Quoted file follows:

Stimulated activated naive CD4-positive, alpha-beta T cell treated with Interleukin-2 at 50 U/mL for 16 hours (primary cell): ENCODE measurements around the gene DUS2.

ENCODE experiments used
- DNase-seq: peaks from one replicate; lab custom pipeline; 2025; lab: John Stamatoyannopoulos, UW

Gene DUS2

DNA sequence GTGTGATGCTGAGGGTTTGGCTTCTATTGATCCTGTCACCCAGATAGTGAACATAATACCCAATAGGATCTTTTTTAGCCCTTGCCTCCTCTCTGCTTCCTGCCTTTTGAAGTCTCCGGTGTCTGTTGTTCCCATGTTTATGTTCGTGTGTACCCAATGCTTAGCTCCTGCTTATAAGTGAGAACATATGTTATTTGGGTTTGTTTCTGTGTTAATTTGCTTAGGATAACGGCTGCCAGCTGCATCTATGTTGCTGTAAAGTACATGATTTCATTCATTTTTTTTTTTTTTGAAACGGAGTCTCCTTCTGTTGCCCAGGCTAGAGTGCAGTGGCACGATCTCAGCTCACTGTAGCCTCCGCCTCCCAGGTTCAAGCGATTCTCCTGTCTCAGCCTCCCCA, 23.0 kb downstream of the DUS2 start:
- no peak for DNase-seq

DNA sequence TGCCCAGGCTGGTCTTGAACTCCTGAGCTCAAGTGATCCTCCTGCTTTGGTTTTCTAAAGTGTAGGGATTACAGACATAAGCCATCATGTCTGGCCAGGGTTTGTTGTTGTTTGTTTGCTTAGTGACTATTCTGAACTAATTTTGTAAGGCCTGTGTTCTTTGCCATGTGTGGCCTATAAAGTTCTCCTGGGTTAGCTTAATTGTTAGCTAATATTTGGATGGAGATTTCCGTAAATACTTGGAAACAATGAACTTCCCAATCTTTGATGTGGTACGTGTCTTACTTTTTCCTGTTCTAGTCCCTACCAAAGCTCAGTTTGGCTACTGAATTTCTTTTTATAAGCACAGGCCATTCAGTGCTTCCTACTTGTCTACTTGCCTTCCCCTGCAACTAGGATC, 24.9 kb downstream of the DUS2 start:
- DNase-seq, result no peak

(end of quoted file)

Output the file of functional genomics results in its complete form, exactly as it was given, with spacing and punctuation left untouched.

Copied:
Stimulated activated naive CD4-positive, alpha-beta T cell treated with Interleukin-2 at 50 U/mL for 16 hours (primary cell): ENCODE measurements around the gene DUS2.

ENCODE experiments used
- DNase-seq: peaks from one replicate; lab custom pipeline; 2025; lab: John Stamatoyannopoulos, UW

Gene DUS2

DNA sequence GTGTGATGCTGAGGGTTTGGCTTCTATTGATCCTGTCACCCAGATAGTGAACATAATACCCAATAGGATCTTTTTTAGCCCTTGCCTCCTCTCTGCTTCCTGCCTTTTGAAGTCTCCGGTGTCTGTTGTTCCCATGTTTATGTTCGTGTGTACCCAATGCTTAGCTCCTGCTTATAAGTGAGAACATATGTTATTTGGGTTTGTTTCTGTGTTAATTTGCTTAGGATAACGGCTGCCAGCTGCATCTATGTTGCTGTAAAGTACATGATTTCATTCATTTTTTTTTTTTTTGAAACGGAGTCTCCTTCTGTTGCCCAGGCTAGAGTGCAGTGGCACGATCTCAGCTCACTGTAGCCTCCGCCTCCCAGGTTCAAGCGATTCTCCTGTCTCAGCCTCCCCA, 23.0 kb downstream of the DUS2 start:
- no peak for DNase-seq

DNA sequence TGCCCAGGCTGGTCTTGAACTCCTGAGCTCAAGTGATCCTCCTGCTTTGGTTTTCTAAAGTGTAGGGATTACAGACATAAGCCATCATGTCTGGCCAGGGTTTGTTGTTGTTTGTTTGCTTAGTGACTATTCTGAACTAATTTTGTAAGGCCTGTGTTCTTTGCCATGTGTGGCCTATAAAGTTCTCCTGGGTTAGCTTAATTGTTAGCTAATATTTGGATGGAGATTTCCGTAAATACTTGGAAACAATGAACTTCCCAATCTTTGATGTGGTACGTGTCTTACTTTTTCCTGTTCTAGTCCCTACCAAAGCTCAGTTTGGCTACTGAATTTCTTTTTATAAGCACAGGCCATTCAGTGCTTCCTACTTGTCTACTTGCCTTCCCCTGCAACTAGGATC, 24.9 kb downstream of the DUS2 start:
- DNase-seq, result no peak